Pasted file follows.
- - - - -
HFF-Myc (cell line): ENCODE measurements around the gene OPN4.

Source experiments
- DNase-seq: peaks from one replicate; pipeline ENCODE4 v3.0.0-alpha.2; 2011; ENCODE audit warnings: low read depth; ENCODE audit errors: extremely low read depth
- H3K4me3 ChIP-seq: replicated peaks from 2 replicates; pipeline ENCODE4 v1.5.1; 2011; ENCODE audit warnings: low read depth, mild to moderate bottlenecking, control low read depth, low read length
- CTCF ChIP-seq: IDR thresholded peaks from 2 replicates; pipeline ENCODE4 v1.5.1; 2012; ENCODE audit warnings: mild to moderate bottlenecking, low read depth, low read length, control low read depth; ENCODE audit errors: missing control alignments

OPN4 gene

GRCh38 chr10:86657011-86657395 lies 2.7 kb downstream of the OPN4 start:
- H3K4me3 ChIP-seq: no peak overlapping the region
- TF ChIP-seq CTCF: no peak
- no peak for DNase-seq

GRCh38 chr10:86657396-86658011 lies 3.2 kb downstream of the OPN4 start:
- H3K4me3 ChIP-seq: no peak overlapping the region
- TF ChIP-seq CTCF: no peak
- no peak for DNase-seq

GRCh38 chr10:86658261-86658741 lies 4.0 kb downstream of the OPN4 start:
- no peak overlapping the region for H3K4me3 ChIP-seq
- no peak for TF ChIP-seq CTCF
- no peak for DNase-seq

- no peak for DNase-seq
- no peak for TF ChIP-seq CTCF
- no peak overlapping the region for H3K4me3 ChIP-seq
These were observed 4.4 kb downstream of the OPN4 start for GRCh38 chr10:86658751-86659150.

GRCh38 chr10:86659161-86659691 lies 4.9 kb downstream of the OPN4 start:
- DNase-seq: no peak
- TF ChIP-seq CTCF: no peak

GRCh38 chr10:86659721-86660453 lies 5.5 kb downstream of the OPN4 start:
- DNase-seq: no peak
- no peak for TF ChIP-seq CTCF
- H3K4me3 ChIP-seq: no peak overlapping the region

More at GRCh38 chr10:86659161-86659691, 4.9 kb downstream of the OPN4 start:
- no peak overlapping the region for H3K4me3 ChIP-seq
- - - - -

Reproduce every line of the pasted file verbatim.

HFF-Myc (cell line): ENCODE measurements around the gene OPN4.

Source experiments
- DNase-seq: peaks from one replicate; pipeline ENCODE4 v3.0.0-alpha.2; 2011; ENCODE audit warnings: low read depth; ENCODE audit errors: extremely low read depth
- H3K4me3 ChIP-seq: replicated peaks from 2 replicates; pipeline ENCODE4 v1.5.1; 2011; ENCODE audit warnings: low read depth, mild to moderate bottlenecking, control low read depth, low read length
- CTCF ChIP-seq: IDR thresholded peaks from 2 replicates; pipeline ENCODE4 v1.5.1; 2012; ENCODE audit warnings: mild to moderate bottlenecking, low read depth, low read length, control low read depth; ENCODE audit errors: missing control alignments

OPN4 gene

GRCh38 chr10:86657011-86657395 lies 2.7 kb downstream of the OPN4 start:
- H3K4me3 ChIP-seq: no peak overlapping the region
- TF ChIP-seq CTCF: no peak
- no peak for DNase-seq

GRCh38 chr10:86657396-86658011 lies 3.2 kb downstream of the OPN4 start:
- H3K4me3 ChIP-seq: no peak overlapping the region
- TF ChIP-seq CTCF: no peak
- no peak for DNase-seq

GRCh38 chr10:86658261-86658741 lies 4.0 kb downstream of the OPN4 start:
- no peak overlapping the region for H3K4me3 ChIP-seq
- no peak for TF ChIP-seq CTCF
- no peak for DNase-seq

- no peak for DNase-seq
- no peak for TF ChIP-seq CTCF
- no peak overlapping the region for H3K4me3 ChIP-seq
These were observed 4.4 kb downstream of the OPN4 start for GRCh38 chr10:86658751-86659150.

GRCh38 chr10:86659161-86659691 lies 4.9 kb downstream of the OPN4 start:
- DNase-seq: no peak
- TF ChIP-seq CTCF: no peak

GRCh38 chr10:86659721-86660453 lies 5.5 kb downstream of the OPN4 start:
- DNase-seq: no peak
- no peak for TF ChIP-seq CTCF
- H3K4me3 ChIP-seq: no peak overlapping the region

More at GRCh38 chr10:86659161-86659691, 4.9 kb downstream of the OPN4 start:
- no peak overlapping the region for H3K4me3 ChIP-seq